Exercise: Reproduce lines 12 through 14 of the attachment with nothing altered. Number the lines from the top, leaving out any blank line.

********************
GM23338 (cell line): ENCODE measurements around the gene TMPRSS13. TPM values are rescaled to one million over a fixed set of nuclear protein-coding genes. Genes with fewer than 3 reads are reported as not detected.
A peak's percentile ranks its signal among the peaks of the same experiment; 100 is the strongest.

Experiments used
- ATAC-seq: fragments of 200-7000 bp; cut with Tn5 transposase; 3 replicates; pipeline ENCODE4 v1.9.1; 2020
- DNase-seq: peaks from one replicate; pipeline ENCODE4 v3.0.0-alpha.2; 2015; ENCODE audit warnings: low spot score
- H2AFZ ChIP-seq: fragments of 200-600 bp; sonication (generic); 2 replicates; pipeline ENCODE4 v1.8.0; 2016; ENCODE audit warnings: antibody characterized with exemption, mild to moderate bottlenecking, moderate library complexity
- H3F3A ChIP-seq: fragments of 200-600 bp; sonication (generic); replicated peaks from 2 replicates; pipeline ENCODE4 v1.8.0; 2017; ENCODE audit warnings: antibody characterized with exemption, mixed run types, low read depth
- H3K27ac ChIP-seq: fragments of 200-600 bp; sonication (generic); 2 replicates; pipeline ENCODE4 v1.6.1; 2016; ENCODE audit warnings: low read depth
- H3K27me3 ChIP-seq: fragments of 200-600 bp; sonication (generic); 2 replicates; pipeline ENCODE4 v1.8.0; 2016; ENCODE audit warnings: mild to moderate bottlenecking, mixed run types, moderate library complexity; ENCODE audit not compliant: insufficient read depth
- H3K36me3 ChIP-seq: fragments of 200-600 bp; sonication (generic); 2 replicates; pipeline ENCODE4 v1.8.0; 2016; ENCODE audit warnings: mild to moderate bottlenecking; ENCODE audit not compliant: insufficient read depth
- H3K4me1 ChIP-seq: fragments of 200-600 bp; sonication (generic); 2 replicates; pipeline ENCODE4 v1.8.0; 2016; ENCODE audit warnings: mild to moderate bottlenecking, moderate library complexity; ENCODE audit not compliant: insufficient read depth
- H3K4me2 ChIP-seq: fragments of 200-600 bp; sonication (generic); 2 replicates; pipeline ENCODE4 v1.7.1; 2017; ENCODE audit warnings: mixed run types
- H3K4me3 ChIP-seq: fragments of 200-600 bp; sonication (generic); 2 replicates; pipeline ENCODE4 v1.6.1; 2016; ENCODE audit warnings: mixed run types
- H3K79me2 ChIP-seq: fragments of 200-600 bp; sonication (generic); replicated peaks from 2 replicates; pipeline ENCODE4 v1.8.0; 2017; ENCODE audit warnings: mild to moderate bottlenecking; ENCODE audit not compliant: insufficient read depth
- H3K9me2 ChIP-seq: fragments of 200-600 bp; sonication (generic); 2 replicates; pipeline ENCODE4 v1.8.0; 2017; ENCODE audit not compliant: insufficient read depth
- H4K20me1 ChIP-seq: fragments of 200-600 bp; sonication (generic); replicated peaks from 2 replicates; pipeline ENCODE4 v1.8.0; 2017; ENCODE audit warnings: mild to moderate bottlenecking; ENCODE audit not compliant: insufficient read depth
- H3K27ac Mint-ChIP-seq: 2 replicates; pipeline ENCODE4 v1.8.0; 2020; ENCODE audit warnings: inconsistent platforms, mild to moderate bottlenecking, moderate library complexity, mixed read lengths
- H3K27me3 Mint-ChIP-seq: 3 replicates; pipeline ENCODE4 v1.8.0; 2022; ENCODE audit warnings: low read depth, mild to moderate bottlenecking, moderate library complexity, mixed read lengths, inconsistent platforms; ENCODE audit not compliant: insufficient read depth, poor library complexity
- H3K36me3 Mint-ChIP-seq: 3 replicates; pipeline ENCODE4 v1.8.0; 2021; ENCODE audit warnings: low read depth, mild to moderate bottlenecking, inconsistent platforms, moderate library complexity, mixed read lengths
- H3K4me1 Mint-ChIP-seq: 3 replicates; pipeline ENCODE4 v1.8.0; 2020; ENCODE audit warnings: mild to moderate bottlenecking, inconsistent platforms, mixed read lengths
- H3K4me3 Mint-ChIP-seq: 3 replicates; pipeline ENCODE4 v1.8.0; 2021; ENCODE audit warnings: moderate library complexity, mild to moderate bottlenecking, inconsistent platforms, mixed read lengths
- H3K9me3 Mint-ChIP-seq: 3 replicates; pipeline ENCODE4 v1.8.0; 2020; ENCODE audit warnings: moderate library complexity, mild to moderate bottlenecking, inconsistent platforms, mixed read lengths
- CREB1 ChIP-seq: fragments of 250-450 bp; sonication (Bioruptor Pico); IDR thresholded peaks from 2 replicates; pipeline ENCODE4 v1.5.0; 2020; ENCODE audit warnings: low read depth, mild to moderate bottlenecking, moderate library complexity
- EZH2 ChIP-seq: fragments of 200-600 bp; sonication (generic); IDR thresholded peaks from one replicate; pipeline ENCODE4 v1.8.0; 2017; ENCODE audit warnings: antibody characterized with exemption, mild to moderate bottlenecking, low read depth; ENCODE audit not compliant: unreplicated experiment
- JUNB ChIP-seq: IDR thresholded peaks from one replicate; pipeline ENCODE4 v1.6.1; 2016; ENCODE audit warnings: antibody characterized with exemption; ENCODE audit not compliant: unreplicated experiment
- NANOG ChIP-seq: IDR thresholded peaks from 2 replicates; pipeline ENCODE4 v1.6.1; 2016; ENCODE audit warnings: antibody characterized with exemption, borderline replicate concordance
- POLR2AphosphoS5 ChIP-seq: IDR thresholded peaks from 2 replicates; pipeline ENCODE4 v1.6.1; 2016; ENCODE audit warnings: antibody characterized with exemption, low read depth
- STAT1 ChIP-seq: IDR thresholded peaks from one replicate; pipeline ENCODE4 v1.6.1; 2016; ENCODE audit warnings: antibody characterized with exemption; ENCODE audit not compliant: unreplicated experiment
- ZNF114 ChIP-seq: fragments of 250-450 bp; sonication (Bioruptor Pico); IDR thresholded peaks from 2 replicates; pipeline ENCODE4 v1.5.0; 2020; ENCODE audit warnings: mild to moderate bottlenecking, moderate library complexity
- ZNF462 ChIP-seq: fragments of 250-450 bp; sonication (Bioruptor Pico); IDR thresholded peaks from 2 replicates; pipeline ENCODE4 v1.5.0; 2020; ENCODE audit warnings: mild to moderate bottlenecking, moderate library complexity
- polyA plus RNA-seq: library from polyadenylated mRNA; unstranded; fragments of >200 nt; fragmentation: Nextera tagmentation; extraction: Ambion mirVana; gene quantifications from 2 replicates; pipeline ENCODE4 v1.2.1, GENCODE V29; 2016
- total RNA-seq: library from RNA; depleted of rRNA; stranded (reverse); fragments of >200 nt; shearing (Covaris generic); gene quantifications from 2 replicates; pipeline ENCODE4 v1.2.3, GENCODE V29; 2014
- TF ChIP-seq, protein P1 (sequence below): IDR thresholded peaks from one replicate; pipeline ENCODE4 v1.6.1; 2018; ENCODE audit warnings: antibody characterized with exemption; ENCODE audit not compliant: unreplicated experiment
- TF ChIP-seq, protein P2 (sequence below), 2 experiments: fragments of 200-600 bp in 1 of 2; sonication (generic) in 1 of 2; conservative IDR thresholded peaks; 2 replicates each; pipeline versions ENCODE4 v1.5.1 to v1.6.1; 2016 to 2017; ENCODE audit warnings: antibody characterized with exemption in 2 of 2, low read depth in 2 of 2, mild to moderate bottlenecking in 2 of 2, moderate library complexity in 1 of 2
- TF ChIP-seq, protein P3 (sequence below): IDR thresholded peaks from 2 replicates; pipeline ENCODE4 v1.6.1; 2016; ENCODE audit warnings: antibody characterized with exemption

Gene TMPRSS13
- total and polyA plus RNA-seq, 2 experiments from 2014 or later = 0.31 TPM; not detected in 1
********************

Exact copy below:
- H3K4me2 ChIP-seq: fragments of 200-600 bp; sonication (generic); 2 replicates; pipeline ENCODE4 v1.7.1; 2017; ENCODE audit warnings: mixed run types
- H3K4me3 ChIP-seq: fragments of 200-600 bp; sonication (generic); 2 replicates; pipeline ENCODE4 v1.6.1; 2016; ENCODE audit warnings: mixed run types
- H3K79me2 ChIP-seq: fragments of 200-600 bp; sonication (generic); replicated peaks from 2 replicates; pipeline ENCODE4 v1.8.0; 2017; ENCODE audit warnings: mild to moderate bottlenecking; ENCODE audit not compliant: insufficient read depth